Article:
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J Nippon Med Sch. 2007 Apr;74(2):92-105.

New mechanism of organophosphorus pesticide-induced immunotoxicity.

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Department of Environmental Medicine, Graduate School of Medicine, Nippon Medical School, 1-1-5 Sendagi, Bunkyo-ku, Tokyo 113-8602, Japan.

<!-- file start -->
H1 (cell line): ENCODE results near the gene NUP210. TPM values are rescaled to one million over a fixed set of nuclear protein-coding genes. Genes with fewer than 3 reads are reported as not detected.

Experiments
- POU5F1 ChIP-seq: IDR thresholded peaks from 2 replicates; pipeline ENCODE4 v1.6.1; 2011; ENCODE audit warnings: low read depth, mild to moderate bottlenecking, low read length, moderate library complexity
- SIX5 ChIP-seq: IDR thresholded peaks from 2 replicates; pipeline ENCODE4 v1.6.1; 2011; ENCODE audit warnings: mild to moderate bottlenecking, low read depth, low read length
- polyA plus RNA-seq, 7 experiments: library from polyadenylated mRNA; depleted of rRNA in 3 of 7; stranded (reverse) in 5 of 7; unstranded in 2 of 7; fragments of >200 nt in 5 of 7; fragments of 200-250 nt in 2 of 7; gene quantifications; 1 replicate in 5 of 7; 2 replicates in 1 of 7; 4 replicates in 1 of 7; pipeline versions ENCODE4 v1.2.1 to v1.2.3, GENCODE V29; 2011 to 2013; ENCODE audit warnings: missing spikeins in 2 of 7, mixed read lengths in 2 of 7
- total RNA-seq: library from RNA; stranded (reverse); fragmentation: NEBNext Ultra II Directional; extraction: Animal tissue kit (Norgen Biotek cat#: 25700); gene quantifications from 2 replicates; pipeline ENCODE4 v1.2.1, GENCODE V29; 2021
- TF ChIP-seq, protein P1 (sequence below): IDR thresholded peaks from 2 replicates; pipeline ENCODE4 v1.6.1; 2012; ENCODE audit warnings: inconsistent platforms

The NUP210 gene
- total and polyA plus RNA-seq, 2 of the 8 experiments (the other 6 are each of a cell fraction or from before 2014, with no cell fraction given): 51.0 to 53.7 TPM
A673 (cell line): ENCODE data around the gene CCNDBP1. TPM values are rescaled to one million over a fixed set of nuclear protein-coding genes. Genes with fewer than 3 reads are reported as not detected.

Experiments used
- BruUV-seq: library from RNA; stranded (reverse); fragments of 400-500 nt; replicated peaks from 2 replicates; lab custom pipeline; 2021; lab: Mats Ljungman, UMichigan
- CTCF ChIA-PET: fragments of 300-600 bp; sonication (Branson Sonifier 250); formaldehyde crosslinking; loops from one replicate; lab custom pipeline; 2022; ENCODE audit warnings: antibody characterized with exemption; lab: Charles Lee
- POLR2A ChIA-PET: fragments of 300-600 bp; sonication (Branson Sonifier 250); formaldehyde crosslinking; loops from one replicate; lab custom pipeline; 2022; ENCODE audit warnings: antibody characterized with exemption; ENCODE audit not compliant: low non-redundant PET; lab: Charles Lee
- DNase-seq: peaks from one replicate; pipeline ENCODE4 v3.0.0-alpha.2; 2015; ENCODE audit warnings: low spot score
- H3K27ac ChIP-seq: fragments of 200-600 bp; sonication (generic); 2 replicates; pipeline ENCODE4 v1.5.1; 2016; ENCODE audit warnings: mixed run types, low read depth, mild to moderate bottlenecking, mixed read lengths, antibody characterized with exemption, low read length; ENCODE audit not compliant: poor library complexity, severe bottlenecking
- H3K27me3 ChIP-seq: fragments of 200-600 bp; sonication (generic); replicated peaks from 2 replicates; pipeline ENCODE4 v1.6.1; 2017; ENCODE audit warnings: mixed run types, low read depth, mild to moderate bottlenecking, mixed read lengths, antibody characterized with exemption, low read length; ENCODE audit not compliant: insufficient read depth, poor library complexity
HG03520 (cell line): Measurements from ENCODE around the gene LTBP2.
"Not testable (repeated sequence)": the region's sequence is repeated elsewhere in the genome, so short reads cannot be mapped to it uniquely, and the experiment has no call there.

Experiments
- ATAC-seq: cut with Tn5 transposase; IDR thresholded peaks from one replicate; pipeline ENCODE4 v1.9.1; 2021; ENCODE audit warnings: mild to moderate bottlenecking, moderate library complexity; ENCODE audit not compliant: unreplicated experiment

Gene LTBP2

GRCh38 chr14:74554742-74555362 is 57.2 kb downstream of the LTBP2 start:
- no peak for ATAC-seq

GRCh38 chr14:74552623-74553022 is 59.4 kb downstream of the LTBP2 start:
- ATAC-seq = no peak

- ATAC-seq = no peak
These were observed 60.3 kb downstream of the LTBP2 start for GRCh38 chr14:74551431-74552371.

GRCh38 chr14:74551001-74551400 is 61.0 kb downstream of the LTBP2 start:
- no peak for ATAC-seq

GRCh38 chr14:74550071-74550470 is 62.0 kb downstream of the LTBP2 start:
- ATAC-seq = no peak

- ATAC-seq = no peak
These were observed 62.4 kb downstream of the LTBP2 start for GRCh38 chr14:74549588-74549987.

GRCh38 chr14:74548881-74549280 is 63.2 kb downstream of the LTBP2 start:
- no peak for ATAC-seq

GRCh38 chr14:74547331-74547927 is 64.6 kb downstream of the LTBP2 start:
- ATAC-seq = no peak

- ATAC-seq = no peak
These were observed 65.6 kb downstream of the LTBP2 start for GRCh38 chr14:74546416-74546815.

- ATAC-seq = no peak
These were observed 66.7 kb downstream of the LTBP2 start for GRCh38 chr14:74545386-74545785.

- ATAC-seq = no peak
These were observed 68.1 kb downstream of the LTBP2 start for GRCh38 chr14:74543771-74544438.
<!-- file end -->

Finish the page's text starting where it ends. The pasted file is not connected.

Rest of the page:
Organophosphorus pesticides (OPs) are widely used throughout the world as insecticides in agriculture and as eradicating agents for termites around homes. The main toxicity of OPs is neurotoxicity, which is caused by the inhibition of acetylcholinesterase. OPs also affect the immune response, including effects on antibody production, interleukin-2 production, T cell proliferation, decrease of CD5 cells, and increases of CD26 cells and autoantibodies, Th1/Th2 cytokine profiles, and the inhibition of natural killer (NK) cell, lymphokine-activated killer (LAK) cell, and cytotoxic T lymphocyte (CTL) activities. However, there have been few studies of the mechanism of OP-induced immunotoxicity, especially the mechanism of OP-induced inhibition of cytolytic activity of killer cells. This study reviews new mechanisms of OP-induced inhibition of the activities of NK cells, LAK cells, and CTLs. It has been reported that NK cells, LAK cells, and CTLs induce cell death in tumors or virus-infected target cells by two main mechanisms. The first mechanism is direct release of cytolytic granules that contain the pore-forming protein perforin, several serine proteases termed granzymes, and granulysin by exocytosis to kill target cells, which is called the granule exocytosis pathway. The second mechanism is mediated by the Fas ligand (Fas-L)/Fas pathway, in which FasL (CD95 L), a surface membrane ligand of the killer cell cross links with the target cell's surface death receptor Fas (CD95) to induce apoptosis of the target cells. To date, it has been reported that OPs inhibit NK cell, LAK cell, and CTL activities by at least the following three mechanisms: 1) OPs impair the granule exocytosis pathway of NK cells, LAK cells, and CTLs by inhibiting the activity of granzymes, and by decreasing the intracellular levels of perforin, granzyme A, and granulysin, which were mediated by inducing degranulation of NK cells and by inhibiting the transcription of the mRNAs of perforin, granzyme A, and granulysin. 2) OPs impair the FasL/Fas pathway of NK cells, LAK cells, and CTLs, as investigated by using perforin-knockout mice, in which the granule exocytosis pathway of NK cells does not function and only the FasL/Fas pathway remains functional. 3) OPs induce apoptosis of immune cells.

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